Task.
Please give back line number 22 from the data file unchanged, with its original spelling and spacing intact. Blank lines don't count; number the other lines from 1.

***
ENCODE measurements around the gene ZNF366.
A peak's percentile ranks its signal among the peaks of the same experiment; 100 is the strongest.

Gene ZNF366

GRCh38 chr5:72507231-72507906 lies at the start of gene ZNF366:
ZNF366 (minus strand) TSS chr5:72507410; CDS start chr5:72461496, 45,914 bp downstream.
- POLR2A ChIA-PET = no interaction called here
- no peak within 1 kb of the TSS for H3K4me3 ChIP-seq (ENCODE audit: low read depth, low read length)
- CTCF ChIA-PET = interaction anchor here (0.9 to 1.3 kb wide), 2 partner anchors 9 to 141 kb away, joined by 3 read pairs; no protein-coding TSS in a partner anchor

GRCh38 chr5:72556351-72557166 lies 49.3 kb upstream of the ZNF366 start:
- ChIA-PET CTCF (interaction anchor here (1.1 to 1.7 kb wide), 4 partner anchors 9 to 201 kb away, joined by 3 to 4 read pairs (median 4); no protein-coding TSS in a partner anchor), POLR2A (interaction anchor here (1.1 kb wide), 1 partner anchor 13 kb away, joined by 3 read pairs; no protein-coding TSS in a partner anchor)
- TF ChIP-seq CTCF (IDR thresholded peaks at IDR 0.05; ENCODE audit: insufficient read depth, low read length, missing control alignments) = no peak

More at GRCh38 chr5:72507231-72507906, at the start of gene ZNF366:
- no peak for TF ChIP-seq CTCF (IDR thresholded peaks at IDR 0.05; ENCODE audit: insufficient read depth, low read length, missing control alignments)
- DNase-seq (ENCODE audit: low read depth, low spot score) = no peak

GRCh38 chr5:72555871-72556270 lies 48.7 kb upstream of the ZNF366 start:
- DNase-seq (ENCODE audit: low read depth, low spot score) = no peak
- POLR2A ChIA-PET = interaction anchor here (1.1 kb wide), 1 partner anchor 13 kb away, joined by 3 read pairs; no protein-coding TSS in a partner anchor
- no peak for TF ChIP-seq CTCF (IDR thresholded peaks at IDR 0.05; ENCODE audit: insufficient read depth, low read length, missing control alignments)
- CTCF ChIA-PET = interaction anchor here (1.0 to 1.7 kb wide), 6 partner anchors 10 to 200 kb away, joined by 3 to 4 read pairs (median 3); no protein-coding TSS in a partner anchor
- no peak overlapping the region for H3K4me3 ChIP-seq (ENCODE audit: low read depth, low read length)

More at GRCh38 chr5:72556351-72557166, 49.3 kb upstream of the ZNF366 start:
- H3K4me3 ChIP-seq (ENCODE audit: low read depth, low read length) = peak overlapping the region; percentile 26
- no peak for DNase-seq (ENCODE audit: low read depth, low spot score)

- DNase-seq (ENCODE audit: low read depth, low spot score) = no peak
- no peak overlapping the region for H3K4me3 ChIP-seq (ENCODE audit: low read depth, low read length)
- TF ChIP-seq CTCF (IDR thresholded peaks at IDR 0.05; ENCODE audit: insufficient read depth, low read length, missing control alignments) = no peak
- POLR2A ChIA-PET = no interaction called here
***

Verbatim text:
- H3K4me3 ChIP-seq (ENCODE audit: low read depth, low read length) = peak overlapping the region; percentile 26